Marburg Castle

The History of Marburg Castle

LocationMarburg, Hesse, Germany (Google Map)
Open for VisitorsYes
Owned byUnknown
Rooms AvailableYes (events and film screenings)

Also known as Landgrafenschloss Marburg and Marburger Schloss, Marburg Castle was originally used as the first residence of Landgraviate of Hesse in the 11th century. Since 1981, it has been used as a museum and event venue. This castle is a real reflection of German culture and royalty.


Marburg Castle was built in the 11th century as a fort. Later, it became the Landgraviate of Hesse’s (HRE) residence, a principality of the Holy Roman Empire. The castle was used by his brother after Landgraviate of Hesse died. However, Sophie of Brabant, Landgraviate’s daughter, successfully won the castle for her son Henry.

The Marburg Colloquy, a meeting focusing on solving disputes between Martin Luther and Ulrich Zwingli over the Real Presence of Christ in the Eucharist, was held in the Marburg castle in 1529. The information for the in-between history of the castle is unclear.  

Marburg was the centre of the uprising in 1806 and 1810 against the French. It is believed that the Marburg Castle was partially destroyed during that time. It is also believed that the castle was once used as a prison.

Now, the castle is operated as a well-organised museum filled with some German historical gems. Several displays from the 11th century onwards are there to explore. If you are visiting Marburg, don’t forget to visit this beautiful castle.


Marburg Castle
Marburg Castle, by Nikanos, is licensed under CC SA 1.0

The first structure of Marburg Castle was constructed of wood. Around the 11th century, it was transformed into a stone building. Later, a residential castle tower was added to it. It also included a square keep protected by circular stone walls. A lot of construction work has taken place in the castle ever since.

The latest structure of the castle consists of one of the most beautiful secular Gothic halls in Germany, a castle chapel built in 1288, and a multicolour interior design. The Prince’s hall of the castle is decorated with a precious relic that reflects the biblical story of the Prodigal son. The walls of the castle are all intact, and only some of the moat structure stands there.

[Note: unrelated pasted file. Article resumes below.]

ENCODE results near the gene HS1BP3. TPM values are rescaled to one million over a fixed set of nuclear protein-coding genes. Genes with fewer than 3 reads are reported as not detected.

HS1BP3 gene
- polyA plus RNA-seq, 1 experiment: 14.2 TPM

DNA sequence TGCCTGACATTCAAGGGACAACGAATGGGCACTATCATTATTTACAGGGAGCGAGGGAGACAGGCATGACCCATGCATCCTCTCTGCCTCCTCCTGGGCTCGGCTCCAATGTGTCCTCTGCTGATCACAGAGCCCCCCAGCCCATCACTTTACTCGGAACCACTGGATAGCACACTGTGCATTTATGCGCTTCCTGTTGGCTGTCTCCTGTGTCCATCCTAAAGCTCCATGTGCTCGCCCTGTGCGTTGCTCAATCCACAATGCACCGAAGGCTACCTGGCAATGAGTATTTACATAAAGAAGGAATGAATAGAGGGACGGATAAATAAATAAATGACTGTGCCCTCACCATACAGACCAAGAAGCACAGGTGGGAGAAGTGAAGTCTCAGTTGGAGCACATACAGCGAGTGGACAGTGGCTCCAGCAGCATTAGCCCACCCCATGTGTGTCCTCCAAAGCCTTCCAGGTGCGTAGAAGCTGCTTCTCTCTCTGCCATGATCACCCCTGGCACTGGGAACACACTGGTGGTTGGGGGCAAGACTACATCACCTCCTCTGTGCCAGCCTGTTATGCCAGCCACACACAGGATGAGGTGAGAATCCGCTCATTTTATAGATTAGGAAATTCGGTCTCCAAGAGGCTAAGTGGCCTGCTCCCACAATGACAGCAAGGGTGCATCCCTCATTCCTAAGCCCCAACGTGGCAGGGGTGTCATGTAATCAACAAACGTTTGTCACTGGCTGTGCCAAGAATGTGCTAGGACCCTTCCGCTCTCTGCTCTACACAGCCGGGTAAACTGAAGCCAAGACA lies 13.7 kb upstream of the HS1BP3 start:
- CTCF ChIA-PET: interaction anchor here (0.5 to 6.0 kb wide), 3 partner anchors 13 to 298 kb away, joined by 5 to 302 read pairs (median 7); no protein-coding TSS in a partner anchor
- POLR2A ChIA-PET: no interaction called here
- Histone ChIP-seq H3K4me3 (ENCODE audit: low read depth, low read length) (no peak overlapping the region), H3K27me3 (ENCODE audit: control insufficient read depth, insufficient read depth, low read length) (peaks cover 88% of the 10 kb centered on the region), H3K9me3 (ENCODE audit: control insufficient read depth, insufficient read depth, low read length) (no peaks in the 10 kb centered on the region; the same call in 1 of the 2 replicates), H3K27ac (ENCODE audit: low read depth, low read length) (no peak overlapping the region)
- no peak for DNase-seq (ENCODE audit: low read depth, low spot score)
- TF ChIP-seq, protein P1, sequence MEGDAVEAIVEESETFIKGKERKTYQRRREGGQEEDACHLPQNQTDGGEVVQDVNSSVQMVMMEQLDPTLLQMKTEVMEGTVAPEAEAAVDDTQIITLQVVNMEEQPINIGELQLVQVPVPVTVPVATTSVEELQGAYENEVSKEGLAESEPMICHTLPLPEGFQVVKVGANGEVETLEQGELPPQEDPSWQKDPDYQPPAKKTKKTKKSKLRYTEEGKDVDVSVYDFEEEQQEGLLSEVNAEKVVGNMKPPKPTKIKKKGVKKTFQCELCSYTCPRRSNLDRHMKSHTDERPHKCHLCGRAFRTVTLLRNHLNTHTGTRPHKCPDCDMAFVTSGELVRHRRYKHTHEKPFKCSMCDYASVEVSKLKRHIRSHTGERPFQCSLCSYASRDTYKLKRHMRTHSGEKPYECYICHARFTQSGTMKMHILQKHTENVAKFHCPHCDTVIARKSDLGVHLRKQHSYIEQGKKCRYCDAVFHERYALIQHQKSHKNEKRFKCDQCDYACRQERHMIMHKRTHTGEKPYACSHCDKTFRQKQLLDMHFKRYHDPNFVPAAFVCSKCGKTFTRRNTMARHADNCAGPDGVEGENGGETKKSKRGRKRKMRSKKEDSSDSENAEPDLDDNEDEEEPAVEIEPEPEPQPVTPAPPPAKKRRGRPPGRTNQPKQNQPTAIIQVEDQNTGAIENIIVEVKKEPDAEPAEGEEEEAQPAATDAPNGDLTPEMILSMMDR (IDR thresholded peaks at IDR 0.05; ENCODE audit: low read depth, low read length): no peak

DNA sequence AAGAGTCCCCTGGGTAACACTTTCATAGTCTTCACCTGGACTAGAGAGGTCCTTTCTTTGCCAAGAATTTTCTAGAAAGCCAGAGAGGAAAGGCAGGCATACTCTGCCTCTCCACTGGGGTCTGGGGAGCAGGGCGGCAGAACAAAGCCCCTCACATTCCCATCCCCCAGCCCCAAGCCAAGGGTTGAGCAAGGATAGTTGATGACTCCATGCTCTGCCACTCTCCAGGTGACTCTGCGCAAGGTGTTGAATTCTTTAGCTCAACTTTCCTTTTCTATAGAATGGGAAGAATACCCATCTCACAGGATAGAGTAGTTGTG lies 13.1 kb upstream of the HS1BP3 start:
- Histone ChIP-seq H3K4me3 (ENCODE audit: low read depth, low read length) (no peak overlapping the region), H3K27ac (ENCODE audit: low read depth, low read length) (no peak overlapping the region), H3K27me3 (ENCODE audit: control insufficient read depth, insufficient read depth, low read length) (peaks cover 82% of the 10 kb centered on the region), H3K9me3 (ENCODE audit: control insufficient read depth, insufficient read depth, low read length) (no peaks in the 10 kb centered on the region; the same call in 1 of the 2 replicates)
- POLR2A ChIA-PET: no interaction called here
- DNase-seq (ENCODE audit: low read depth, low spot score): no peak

You will find some religious art from the 12th century onwards on the first floor. The second floor includes the items further along the time, like shields and armours worn by knights. The third floor has all the furniture, clothing, and art pieces from the 11th century focusing on Church Art, Bourgeois living, and State Rulership themes. You can explore all the floors of the castle museum via stairs or lift.

The Park around Marburg Castle includes winding store paths and steep stairs. The ruins of ancient fortifications and religious buildings are also found on the castle’s land. The view from the castle is breathtaking, and you can see the entire town from its top.

Note: Some rooms inside Marburg Castle might be under construction, so you may not be able to access them. Other than that, everything about Marburg Castle’s interior and exterior is magical.

Frequently Asked Questions

Who built the Marburg Castle?

The Marburg Castle was built by the first Hessian Landgrave, Heinrich I, on the site of the previous stronghold. It was the first strong and considerable structure seen in the castle’s location.

How many steps are there to the castle of Marburg?

It is about 400 steps to the castle of Marburg. The whole way is filled with historic buildings, green havens, and half-timbered houses. The stairs are also available on the passage to easily help you reach the 1000 years old Marburg castle.

Where is Marburg Castle?

Marburg Castle is a beautiful fort in Marburg, Germany, located on the top of Schlossberg.

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Nitesh Kuchhal, an IIM Calcutta graduate, is more than an educator—he's a mentor. With a passion for leadership and entrepreneurship, and travel. He has explored over 20 countries. Beyond teaching, he dives into psychology and discusses social issues. Though he is not a history expert, he enjoys learning about it through books, adding a historical touch to his many interests.

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